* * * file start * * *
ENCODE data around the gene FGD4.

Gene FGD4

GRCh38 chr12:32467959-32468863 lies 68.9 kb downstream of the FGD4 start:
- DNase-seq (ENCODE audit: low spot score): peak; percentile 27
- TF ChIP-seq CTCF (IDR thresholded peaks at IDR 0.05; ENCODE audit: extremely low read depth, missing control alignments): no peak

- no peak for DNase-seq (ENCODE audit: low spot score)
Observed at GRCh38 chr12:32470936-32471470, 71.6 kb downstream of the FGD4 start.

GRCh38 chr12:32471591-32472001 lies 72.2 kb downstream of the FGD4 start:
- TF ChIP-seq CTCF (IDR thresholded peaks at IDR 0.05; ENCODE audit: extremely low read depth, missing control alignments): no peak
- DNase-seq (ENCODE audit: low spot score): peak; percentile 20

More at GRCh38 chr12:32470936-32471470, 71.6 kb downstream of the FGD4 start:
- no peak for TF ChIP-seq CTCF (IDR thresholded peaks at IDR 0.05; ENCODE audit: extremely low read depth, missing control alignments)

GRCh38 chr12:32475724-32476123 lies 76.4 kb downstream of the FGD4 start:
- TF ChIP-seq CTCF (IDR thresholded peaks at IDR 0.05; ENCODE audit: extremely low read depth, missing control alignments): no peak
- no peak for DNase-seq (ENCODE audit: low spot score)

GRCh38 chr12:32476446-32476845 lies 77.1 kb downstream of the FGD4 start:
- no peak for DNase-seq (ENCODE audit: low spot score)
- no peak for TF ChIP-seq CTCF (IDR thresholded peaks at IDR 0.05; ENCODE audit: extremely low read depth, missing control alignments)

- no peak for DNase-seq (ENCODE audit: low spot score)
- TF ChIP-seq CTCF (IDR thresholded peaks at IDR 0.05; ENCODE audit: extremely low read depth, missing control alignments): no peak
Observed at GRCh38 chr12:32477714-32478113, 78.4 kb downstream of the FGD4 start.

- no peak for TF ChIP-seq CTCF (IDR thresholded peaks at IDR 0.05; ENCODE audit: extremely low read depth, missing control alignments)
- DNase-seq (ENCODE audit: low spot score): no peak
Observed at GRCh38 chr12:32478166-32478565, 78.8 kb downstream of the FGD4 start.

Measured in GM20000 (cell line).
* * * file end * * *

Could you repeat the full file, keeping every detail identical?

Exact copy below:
ENCODE data around the gene FGD4.

Gene FGD4

GRCh38 chr12:32467959-32468863 lies 68.9 kb downstream of the FGD4 start:
- DNase-seq (ENCODE audit: low spot score): peak; percentile 27
- TF ChIP-seq CTCF (IDR thresholded peaks at IDR 0.05; ENCODE audit: extremely low read depth, missing control alignments): no peak

- no peak for DNase-seq (ENCODE audit: low spot score)
Observed at GRCh38 chr12:32470936-32471470, 71.6 kb downstream of the FGD4 start.

GRCh38 chr12:32471591-32472001 lies 72.2 kb downstream of the FGD4 start:
- TF ChIP-seq CTCF (IDR thresholded peaks at IDR 0.05; ENCODE audit: extremely low read depth, missing control alignments): no peak
- DNase-seq (ENCODE audit: low spot score): peak; percentile 20

More at GRCh38 chr12:32470936-32471470, 71.6 kb downstream of the FGD4 start:
- no peak for TF ChIP-seq CTCF (IDR thresholded peaks at IDR 0.05; ENCODE audit: extremely low read depth, missing control alignments)

GRCh38 chr12:32475724-32476123 lies 76.4 kb downstream of the FGD4 start:
- TF ChIP-seq CTCF (IDR thresholded peaks at IDR 0.05; ENCODE audit: extremely low read depth, missing control alignments): no peak
- no peak for DNase-seq (ENCODE audit: low spot score)

GRCh38 chr12:32476446-32476845 lies 77.1 kb downstream of the FGD4 start:
- no peak for DNase-seq (ENCODE audit: low spot score)
- no peak for TF ChIP-seq CTCF (IDR thresholded peaks at IDR 0.05; ENCODE audit: extremely low read depth, missing control alignments)

- no peak for DNase-seq (ENCODE audit: low spot score)
- TF ChIP-seq CTCF (IDR thresholded peaks at IDR 0.05; ENCODE audit: extremely low read depth, missing control alignments): no peak
Observed at GRCh38 chr12:32477714-32478113, 78.4 kb downstream of the FGD4 start.

- no peak for TF ChIP-seq CTCF (IDR thresholded peaks at IDR 0.05; ENCODE audit: extremely low read depth, missing control alignments)
- DNase-seq (ENCODE audit: low spot score): no peak
Observed at GRCh38 chr12:32478166-32478565, 78.8 kb downstream of the FGD4 start.

Measured in GM20000 (cell line).